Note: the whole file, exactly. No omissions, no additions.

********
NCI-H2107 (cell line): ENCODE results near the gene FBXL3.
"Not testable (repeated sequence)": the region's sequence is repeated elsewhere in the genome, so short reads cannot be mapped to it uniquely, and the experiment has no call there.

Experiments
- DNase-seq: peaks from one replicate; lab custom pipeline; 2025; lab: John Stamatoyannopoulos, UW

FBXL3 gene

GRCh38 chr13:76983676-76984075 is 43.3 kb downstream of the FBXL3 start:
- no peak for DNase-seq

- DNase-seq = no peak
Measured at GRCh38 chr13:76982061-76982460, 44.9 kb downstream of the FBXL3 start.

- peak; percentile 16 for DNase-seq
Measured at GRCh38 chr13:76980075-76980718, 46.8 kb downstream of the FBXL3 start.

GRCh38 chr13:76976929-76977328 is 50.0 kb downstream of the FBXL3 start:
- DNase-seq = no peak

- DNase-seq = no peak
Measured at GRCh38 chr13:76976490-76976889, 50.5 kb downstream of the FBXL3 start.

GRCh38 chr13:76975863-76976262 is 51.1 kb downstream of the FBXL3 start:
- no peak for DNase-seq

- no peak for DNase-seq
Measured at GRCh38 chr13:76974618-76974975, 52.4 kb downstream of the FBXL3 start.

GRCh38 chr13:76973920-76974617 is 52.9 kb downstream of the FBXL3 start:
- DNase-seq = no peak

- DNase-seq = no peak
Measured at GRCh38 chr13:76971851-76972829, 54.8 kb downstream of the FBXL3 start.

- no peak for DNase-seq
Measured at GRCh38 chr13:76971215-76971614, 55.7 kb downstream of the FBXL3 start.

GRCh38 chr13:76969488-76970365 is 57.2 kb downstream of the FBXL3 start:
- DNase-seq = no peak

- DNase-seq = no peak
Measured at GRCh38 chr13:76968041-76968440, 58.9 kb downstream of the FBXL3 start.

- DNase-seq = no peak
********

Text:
NCI-H2107 (cell line): ENCODE results near the gene FBXL3.
"Not testable (repeated sequence)": the region's sequence is repeated elsewhere in the genome, so short reads cannot be mapped to it uniquely, and the experiment has no call there.

Experiments
- DNase-seq: peaks from one replicate; lab custom pipeline; 2025; lab: John Stamatoyannopoulos, UW

FBXL3 gene

GRCh38 chr13:76983676-76984075 is 43.3 kb downstream of the FBXL3 start:
- no peak for DNase-seq

- DNase-seq = no peak
Measured at GRCh38 chr13:76982061-76982460, 44.9 kb downstream of the FBXL3 start.

- peak; percentile 16 for DNase-seq
Measured at GRCh38 chr13:76980075-76980718, 46.8 kb downstream of the FBXL3 start.

GRCh38 chr13:76976929-76977328 is 50.0 kb downstream of the FBXL3 start:
- DNase-seq = no peak

- DNase-seq = no peak
Measured at GRCh38 chr13:76976490-76976889, 50.5 kb downstream of the FBXL3 start.

GRCh38 chr13:76975863-76976262 is 51.1 kb downstream of the FBXL3 start:
- no peak for DNase-seq

- no peak for DNase-seq
Measured at GRCh38 chr13:76974618-76974975, 52.4 kb downstream of the FBXL3 start.

GRCh38 chr13:76973920-76974617 is 52.9 kb downstream of the FBXL3 start:
- DNase-seq = no peak

- DNase-seq = no peak
Measured at GRCh38 chr13:76971851-76972829, 54.8 kb downstream of the FBXL3 start.

- no peak for DNase-seq
Measured at GRCh38 chr13:76971215-76971614, 55.7 kb downstream of the FBXL3 start.

GRCh38 chr13:76969488-76970365 is 57.2 kb downstream of the FBXL3 start:
- DNase-seq = no peak

- DNase-seq = no peak
Measured at GRCh38 chr13:76968041-76968440, 58.9 kb downstream of the FBXL3 start.

- DNase-seq = no peak